Childcare meals are an important public health matter. The childcare system in the United States has a critical responsibility in promoting the health and development of young children, but the system is fragmented and fragile (Bauer, et al., 2021). Barriers to implementing best food and beverage practices had been well documented prior to the COVID-19 pandemic. In a 2017 survey of Nebraska childcare providers, 31.1% of urban centers reported “limited space for food storage” while 29.9% reported “limited time to shop more than once/week” and 28.8% reported not having “enough money to cover the costs of serving healthier meals and snack” (Dev et al., 2019). Similarly, in a survey of North Carolina Head Start organizations, the most commonly reported barrier to offering healthy meals and snacks was limited funding (Bandy et al. 2019). In all, it would appear COVID-19 brought additional burdens to childcare facilities, many of which were already struggling to provide healthy meals and snacks.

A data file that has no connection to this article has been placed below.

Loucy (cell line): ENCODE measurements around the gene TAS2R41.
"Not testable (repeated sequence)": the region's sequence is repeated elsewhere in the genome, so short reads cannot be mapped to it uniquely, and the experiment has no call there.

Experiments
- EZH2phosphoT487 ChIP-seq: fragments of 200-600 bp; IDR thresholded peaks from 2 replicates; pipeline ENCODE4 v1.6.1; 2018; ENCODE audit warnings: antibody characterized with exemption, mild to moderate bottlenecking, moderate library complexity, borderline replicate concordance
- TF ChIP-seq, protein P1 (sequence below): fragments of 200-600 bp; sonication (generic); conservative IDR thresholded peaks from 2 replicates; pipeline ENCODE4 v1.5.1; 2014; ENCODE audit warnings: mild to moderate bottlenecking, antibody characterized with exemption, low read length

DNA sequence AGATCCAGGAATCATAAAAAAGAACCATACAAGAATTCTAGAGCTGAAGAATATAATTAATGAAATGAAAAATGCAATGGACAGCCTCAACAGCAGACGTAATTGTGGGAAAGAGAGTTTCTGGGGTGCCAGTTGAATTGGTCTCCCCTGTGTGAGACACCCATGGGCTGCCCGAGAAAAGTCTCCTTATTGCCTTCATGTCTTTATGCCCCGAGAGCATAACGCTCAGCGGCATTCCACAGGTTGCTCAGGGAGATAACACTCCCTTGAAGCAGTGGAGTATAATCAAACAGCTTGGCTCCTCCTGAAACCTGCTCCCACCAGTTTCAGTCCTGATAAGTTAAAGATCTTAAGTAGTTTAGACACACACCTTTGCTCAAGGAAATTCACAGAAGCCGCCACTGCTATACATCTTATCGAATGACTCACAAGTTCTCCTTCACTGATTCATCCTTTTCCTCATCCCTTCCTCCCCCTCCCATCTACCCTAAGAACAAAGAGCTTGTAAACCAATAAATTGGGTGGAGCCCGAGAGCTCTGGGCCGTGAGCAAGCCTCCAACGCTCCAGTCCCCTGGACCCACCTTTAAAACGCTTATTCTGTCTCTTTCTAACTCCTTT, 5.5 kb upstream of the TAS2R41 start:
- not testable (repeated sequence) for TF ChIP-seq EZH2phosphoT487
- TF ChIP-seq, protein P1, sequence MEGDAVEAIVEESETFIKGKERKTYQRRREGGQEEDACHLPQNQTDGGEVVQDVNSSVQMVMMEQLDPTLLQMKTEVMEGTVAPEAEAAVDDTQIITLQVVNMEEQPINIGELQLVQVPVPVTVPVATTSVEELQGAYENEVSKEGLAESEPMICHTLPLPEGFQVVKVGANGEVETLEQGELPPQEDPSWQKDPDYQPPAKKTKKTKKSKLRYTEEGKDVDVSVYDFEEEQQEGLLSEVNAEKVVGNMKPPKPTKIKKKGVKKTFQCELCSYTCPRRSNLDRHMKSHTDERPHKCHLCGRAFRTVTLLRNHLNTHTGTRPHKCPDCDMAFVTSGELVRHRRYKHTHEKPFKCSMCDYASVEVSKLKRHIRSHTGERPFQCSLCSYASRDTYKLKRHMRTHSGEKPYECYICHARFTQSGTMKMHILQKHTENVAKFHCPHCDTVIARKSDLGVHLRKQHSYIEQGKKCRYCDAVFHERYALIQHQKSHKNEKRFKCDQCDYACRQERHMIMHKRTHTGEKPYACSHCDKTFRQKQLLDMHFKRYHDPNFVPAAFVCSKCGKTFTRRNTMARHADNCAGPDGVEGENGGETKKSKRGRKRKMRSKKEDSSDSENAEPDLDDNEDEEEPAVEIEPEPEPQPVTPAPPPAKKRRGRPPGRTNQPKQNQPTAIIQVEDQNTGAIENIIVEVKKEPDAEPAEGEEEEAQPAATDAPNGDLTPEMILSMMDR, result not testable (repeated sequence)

The insight gained on the specific foodservice challenges CACFP childcare centers experienced as a result of COVID-19 can help shape future policies and practices. Many childcare centers reported purchasing food from local retailers, whereas school nutrition programs largely receive their supplies from foodservice vendors. This resulted in centers being at the mercy of the consumer supply chain. Exploring ways to increase purchasing power and decrease expenses is warranted (e.g., purchasing through a local caterer or school district and partnering with other childcare centers for food orders and/or menus).